EWB – Shonto Irrigation
The mission of the Shonto Irrigation Project is to enable the Shonto community, a small community located within the Navajo Nation, to resume historically practiced sustainable agriculture. Prior to the 1970s, much of the land within the Shonto Valley was able to be farmed without active irrigation using a technique known as dryland farming. This practice was possible due to the naturally high water table within the valley resting just below the surface. However, in the late 1960s, a significant dam failure initiated severe erosion throughout the small creek that bisects the Shonto Valley. This erosion resulted in the lowering of the valley’s water table, making dryland farming no longer feasible. Only a handful of families currently farm within the Shonto Valley, in a limited capacity. Additionally, many other members of the Shonto community that own land within the valley have expressed to the project’s primary community partners, Felix Fuller and Roland Smallcanyon, their desire to return to the traditional farming techniques of their ancestors. Consequently, the objective of the Shonto Irrigation Project is to restore the water table of the Shonto Valley to its previous level in order to enable community members to resume traditional agricultural practices.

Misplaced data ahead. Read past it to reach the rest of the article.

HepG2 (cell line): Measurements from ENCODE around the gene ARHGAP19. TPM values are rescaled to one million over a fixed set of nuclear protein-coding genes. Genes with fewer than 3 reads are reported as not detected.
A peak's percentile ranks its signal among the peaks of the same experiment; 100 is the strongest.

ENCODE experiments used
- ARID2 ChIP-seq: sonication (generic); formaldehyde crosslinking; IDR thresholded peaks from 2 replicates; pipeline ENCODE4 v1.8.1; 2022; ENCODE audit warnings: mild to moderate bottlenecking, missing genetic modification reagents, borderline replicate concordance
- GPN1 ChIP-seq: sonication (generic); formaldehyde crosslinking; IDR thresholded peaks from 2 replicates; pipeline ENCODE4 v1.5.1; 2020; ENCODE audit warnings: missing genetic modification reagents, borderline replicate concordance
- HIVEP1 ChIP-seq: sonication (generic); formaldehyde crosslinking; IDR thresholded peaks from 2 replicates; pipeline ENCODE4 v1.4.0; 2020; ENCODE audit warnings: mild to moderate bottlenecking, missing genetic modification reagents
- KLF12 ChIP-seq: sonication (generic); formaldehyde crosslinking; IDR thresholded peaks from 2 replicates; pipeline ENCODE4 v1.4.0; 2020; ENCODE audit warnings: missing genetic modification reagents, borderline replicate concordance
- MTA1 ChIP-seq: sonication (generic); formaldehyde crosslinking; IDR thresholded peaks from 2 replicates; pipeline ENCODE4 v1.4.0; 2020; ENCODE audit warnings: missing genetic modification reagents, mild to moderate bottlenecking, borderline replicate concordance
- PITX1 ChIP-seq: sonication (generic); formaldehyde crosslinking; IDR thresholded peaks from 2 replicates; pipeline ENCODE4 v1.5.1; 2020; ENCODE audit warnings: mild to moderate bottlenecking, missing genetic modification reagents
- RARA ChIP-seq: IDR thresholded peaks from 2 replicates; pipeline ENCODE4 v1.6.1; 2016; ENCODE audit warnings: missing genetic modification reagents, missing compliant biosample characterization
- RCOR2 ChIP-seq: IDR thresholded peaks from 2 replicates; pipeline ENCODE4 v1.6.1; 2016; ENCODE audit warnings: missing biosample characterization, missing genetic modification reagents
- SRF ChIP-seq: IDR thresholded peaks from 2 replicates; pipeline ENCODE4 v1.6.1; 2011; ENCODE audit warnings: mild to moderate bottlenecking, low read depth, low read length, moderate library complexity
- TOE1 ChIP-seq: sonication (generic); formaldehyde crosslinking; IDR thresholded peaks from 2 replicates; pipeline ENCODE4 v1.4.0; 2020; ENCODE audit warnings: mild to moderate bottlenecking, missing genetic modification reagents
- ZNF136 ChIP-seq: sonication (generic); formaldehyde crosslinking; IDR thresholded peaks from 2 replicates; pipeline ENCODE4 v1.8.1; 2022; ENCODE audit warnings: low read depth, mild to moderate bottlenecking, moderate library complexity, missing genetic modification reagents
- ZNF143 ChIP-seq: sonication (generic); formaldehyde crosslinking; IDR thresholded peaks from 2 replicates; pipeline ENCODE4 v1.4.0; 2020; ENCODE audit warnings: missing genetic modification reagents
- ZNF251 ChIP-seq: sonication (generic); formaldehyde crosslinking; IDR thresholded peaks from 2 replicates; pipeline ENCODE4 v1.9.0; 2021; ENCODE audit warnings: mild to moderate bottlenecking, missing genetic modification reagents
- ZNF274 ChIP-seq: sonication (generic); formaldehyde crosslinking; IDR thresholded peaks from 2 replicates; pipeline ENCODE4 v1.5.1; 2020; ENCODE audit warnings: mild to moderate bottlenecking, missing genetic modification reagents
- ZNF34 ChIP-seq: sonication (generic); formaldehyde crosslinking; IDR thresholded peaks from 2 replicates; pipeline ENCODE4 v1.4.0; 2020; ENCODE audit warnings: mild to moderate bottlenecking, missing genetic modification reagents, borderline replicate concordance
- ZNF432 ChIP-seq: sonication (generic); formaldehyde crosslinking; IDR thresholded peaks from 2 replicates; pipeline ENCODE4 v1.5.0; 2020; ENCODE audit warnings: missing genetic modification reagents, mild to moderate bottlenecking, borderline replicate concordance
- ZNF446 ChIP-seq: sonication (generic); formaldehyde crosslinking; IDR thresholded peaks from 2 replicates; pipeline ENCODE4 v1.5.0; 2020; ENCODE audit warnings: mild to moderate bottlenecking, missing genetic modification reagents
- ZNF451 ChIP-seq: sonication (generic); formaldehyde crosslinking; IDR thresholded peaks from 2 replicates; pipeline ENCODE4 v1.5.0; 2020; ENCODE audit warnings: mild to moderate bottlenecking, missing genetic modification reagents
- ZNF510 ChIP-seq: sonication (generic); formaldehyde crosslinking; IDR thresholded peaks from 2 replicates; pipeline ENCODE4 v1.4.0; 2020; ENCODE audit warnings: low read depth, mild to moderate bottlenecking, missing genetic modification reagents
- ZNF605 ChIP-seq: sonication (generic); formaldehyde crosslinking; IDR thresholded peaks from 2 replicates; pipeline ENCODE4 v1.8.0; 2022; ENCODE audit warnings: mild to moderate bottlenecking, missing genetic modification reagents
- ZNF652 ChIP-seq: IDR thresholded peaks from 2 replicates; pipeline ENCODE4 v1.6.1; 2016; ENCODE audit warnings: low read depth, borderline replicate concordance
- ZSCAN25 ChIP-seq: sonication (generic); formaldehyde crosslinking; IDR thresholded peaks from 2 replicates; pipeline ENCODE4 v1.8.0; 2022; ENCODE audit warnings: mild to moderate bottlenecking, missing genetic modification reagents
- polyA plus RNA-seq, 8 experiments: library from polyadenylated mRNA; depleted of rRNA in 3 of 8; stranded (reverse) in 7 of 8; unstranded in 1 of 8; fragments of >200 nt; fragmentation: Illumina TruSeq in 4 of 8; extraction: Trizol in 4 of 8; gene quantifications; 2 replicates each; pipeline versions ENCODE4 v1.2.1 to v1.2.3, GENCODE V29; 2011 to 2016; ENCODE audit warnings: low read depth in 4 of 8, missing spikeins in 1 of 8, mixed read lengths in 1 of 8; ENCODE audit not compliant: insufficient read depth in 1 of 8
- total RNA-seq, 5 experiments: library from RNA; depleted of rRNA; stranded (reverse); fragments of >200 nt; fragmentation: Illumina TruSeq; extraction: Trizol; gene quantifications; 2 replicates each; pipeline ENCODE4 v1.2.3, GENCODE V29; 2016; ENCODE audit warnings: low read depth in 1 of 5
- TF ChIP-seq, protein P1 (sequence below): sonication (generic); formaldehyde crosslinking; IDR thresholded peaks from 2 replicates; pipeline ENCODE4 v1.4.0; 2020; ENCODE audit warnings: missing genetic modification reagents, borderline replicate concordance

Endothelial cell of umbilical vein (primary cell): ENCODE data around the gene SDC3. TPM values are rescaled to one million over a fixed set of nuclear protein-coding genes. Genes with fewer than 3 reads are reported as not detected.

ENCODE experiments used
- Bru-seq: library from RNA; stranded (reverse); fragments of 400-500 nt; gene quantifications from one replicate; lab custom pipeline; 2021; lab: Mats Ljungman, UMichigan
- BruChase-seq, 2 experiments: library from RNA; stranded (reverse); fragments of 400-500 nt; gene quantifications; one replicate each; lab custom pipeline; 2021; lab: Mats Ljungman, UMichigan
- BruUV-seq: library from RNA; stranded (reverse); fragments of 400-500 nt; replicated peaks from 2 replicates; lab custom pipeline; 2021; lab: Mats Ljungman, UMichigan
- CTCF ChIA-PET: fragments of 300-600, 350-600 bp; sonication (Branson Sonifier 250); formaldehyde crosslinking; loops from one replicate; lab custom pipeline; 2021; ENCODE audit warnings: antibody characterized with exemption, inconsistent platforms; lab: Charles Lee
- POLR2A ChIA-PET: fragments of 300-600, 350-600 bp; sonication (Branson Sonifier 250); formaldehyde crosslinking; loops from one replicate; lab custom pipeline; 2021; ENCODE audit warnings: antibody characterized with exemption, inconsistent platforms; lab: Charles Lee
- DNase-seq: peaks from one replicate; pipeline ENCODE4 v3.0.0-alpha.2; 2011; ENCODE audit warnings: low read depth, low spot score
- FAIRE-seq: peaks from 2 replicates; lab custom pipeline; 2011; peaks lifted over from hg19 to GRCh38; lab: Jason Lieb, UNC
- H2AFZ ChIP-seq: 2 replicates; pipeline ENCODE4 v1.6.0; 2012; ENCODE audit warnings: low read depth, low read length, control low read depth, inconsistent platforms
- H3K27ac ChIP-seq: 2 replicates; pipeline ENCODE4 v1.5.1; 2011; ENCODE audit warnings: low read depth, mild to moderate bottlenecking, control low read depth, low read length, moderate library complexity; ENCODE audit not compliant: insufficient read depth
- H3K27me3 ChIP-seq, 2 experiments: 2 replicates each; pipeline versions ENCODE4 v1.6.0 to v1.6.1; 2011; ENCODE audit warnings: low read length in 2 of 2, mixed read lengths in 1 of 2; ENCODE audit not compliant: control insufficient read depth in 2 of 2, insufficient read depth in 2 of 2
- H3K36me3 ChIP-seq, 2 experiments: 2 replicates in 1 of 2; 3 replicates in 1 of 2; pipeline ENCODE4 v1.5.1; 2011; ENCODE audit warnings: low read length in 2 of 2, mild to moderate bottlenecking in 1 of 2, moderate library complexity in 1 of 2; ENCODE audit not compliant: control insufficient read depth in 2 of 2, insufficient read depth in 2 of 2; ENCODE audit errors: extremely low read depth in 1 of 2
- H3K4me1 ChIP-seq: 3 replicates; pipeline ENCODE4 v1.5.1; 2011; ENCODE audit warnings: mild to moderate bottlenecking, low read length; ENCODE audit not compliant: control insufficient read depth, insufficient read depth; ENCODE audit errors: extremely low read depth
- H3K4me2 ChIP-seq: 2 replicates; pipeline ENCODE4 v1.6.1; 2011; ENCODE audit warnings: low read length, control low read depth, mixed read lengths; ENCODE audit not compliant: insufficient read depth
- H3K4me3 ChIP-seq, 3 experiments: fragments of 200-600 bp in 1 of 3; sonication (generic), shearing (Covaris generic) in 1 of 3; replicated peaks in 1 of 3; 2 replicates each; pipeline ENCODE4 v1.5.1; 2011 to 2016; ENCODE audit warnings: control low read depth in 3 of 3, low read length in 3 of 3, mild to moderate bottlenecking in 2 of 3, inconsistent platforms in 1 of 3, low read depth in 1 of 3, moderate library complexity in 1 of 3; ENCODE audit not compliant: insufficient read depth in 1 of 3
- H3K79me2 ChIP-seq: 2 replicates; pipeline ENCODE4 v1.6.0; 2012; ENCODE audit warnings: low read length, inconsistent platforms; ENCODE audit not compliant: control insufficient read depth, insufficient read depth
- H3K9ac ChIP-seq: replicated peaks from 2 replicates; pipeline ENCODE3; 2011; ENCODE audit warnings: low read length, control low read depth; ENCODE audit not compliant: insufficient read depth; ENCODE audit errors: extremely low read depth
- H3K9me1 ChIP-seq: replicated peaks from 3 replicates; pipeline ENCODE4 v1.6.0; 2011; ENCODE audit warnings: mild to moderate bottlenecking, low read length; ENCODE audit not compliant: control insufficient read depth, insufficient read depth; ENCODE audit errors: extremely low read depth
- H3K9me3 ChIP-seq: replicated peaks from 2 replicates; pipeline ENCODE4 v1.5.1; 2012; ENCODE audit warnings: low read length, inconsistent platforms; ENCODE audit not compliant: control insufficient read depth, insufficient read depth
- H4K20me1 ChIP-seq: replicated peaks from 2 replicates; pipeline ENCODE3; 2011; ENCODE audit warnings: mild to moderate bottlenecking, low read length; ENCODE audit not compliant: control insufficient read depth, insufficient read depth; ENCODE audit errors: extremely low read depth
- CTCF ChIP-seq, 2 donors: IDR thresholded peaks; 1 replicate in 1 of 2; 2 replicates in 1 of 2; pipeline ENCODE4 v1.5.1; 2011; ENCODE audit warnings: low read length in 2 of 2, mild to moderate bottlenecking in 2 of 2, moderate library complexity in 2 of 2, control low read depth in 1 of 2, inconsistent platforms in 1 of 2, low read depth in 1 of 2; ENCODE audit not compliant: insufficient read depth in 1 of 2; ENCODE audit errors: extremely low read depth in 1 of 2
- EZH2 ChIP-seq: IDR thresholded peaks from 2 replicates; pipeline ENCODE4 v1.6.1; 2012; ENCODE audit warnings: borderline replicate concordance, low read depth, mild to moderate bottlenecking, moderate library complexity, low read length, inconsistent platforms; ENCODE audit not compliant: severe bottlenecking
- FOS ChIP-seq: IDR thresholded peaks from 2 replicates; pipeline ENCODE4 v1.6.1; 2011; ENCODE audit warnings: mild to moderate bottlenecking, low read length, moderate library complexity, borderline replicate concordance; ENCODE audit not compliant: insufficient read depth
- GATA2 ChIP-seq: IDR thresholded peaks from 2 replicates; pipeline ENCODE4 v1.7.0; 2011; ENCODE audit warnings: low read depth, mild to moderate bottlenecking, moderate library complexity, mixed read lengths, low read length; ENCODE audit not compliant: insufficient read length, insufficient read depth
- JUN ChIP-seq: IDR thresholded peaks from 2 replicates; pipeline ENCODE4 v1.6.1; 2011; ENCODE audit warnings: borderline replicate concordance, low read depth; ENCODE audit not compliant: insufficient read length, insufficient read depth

The proposed solution is to build a system of check dams along the Shonto River. The purpose of these dams is to catch sand and other debris as it washes down the river, gradually building up until the water table is restored without interupting the flow of the river.